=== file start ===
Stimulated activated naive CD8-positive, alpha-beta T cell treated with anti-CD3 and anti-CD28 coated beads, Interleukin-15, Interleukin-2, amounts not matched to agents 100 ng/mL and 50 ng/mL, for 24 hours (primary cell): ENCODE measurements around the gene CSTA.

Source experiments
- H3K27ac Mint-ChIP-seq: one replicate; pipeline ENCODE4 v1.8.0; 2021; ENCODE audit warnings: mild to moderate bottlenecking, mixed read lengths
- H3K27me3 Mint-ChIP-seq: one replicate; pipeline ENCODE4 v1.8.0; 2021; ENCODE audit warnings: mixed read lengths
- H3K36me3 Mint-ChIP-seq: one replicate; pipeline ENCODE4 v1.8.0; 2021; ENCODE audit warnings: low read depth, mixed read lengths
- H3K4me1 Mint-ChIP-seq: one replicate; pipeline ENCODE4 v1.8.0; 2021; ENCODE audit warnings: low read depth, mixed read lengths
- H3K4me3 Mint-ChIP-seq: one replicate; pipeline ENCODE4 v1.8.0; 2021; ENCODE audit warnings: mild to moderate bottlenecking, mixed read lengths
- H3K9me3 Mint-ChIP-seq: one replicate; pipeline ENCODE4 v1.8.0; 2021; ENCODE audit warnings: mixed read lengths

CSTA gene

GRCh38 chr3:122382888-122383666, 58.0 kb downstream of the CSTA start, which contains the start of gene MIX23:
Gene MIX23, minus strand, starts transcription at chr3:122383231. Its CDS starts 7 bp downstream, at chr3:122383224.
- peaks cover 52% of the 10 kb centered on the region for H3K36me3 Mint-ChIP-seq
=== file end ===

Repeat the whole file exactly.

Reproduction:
Stimulated activated naive CD8-positive, alpha-beta T cell treated with anti-CD3 and anti-CD28 coated beads, Interleukin-15, Interleukin-2, amounts not matched to agents 100 ng/mL and 50 ng/mL, for 24 hours (primary cell): ENCODE measurements around the gene CSTA.

Source experiments
- H3K27ac Mint-ChIP-seq: one replicate; pipeline ENCODE4 v1.8.0; 2021; ENCODE audit warnings: mild to moderate bottlenecking, mixed read lengths
- H3K27me3 Mint-ChIP-seq: one replicate; pipeline ENCODE4 v1.8.0; 2021; ENCODE audit warnings: mixed read lengths
- H3K36me3 Mint-ChIP-seq: one replicate; pipeline ENCODE4 v1.8.0; 2021; ENCODE audit warnings: low read depth, mixed read lengths
- H3K4me1 Mint-ChIP-seq: one replicate; pipeline ENCODE4 v1.8.0; 2021; ENCODE audit warnings: low read depth, mixed read lengths
- H3K4me3 Mint-ChIP-seq: one replicate; pipeline ENCODE4 v1.8.0; 2021; ENCODE audit warnings: mild to moderate bottlenecking, mixed read lengths
- H3K9me3 Mint-ChIP-seq: one replicate; pipeline ENCODE4 v1.8.0; 2021; ENCODE audit warnings: mixed read lengths

CSTA gene

GRCh38 chr3:122382888-122383666, 58.0 kb downstream of the CSTA start, which contains the start of gene MIX23:
Gene MIX23, minus strand, starts transcription at chr3:122383231. Its CDS starts 7 bp downstream, at chr3:122383224.
- peaks cover 52% of the 10 kb centered on the region for H3K36me3 Mint-ChIP-seq